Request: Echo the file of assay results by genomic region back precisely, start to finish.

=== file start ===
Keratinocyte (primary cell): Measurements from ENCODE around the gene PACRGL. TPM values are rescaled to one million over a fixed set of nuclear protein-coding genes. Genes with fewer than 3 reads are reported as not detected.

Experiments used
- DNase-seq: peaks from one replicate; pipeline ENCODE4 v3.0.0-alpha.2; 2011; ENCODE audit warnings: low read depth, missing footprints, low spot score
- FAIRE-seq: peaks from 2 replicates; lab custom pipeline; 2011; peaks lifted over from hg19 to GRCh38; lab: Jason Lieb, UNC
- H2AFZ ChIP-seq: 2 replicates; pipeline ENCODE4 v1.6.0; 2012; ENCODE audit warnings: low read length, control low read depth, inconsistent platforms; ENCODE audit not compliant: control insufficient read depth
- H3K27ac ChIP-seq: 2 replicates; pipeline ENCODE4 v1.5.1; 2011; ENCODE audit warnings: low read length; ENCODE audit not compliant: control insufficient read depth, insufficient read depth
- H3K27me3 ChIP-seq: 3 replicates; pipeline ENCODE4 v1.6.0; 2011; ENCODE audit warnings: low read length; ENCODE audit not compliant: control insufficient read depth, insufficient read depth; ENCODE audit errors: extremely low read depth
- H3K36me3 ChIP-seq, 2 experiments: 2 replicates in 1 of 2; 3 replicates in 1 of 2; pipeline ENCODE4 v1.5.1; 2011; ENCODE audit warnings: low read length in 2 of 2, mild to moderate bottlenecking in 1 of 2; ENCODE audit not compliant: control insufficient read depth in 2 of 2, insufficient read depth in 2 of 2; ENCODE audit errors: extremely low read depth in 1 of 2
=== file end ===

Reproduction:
Keratinocyte (primary cell): Measurements from ENCODE around the gene PACRGL. TPM values are rescaled to one million over a fixed set of nuclear protein-coding genes. Genes with fewer than 3 reads are reported as not detected.

Experiments used
- DNase-seq: peaks from one replicate; pipeline ENCODE4 v3.0.0-alpha.2; 2011; ENCODE audit warnings: low read depth, missing footprints, low spot score
- FAIRE-seq: peaks from 2 replicates; lab custom pipeline; 2011; peaks lifted over from hg19 to GRCh38; lab: Jason Lieb, UNC
- H2AFZ ChIP-seq: 2 replicates; pipeline ENCODE4 v1.6.0; 2012; ENCODE audit warnings: low read length, control low read depth, inconsistent platforms; ENCODE audit not compliant: control insufficient read depth
- H3K27ac ChIP-seq: 2 replicates; pipeline ENCODE4 v1.5.1; 2011; ENCODE audit warnings: low read length; ENCODE audit not compliant: control insufficient read depth, insufficient read depth
- H3K27me3 ChIP-seq: 3 replicates; pipeline ENCODE4 v1.6.0; 2011; ENCODE audit warnings: low read length; ENCODE audit not compliant: control insufficient read depth, insufficient read depth; ENCODE audit errors: extremely low read depth
- H3K36me3 ChIP-seq, 2 experiments: 2 replicates in 1 of 2; 3 replicates in 1 of 2; pipeline ENCODE4 v1.5.1; 2011; ENCODE audit warnings: low read length in 2 of 2, mild to moderate bottlenecking in 1 of 2; ENCODE audit not compliant: control insufficient read depth in 2 of 2, insufficient read depth in 2 of 2; ENCODE audit errors: extremely low read depth in 1 of 2